Friday, 24 June 2011

Review: 3-D Silly, but EVO 3D Smart Overall

In this June 21, 2011 photo, the HTC Evo 3D... View Full Caption
There has been a big push for 3-D at movie theaters and on TV sets, so it was only a matter of time before digitally enhanced fisticuffs started popping out of smartphone screens, too.
The 3-D technology is the most boasted-about feature on HTC's new EVO 3D smartphone, which goes on sale Friday. You can watch 3-D movies and play 3-D games without putting on annoying glasses. You can shoot 3-D photos and videos, too.
The inclusion of 3-D is gimmicky and might make you feel nauseous, but it is creative at times and the EVO 3D is a fine smartphone overall. The phone costs $200 with a two-year service plan with Sprint Nextel Corp.
I wear glasses, so I was excited that I didn't need to put on another pair to try out the EVO 3D. The phone creates the appearance of depth using a technique called autostereoscopy. The screen has a layer that guides light so that the light from one pixel goes to the left eye and from the next to the right.
I got right to work watching a 3-D version of "The Green Hornet," which came with the phone. I was wowed by a fight scene where glass seemed to be flying out of the screen. A friend I handed the phone to even flinched when the shards blew past.
I also checked out some animated 3-D clips on YouTube. The scenes that looked best were, not surprisingly, those with people and objects in the foreground and background and with things moving right toward the camera.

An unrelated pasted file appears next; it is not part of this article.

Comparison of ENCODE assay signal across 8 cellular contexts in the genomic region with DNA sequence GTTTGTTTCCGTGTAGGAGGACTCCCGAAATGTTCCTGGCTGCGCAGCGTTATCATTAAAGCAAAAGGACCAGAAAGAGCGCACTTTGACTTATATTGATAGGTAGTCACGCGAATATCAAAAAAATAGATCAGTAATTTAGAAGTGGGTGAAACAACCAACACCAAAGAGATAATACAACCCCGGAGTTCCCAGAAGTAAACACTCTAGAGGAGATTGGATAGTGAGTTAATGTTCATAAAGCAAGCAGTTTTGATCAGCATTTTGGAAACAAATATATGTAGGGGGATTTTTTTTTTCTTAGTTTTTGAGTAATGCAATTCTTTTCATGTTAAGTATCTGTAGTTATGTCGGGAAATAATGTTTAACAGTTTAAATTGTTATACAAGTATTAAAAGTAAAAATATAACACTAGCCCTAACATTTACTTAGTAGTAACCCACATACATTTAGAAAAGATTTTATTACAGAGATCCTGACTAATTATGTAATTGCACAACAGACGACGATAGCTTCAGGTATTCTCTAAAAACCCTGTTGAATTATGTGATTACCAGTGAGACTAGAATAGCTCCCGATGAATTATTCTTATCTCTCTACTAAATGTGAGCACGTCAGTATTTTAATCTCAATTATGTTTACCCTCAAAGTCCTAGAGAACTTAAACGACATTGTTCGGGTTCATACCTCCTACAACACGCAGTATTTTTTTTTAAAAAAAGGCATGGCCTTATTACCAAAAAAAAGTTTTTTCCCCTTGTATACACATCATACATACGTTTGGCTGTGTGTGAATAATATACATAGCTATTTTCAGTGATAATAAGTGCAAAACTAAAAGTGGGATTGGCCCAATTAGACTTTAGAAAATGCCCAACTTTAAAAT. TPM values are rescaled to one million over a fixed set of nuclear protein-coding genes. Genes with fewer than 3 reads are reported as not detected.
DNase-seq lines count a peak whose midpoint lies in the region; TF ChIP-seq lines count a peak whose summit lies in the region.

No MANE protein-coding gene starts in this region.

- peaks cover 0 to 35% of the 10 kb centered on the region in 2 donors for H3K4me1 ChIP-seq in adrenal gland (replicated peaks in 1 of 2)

Whether I was watching 3-D or 2-D videos, the phone's 4.3-inch touch screen was crisp and colors looked vivid.
That said, my brain wasn't thrilled about processing the 3-D images, so I couldn't stare at the display for long without feeling queasy.
It was also evident that I wouldn't really be able to share the dizzying experience with friends unless I handed them the phone. You need to tilt the EVO 3D in your hands until you find the viewing angle that is optimal for your eyes. That may not be an optimal angle for the person next to or behind you.
You can, however, involve buddies by letting them star in a 3-D movie or in photos that you shoot with the EVO 3D. The phone takes pictures or videos by recording overlapping images when its two 5-megapixel cameras are side by side. The camera lenses are positioned next to each other only when the phone is on its side, so you can only capture things in 3-D in "landscape" mode.
I couldn't manage to take any great shots, however. The images always seemed fuzzily misaligned, even with the inclusion of a feature for adjusting the alignment of the images.
I was more successful with the 3-D video camera, though I couldn't test whether objects really fly off the screen because my colleagues wouldn't hold the camera for me so I could throw things at them (even when I promised to lob only wads of paper at the lens).
I could see how the 3-D mode might come in handy for recording sporting events, especially if you're crazy enough to jump into the fray and fast enough to stay ahead of the action.
If you're not into flowers or people popping out of the screen, you can switch to 2-D mode by pressing a button on the side of the phone.
I also liked that the phone had a button dedicated to the camera, which I always find easier to take photos and videos with than a virtual touch-screen button.
The phone has a front-facing camera, too, for taking self-portraits or video chatting.

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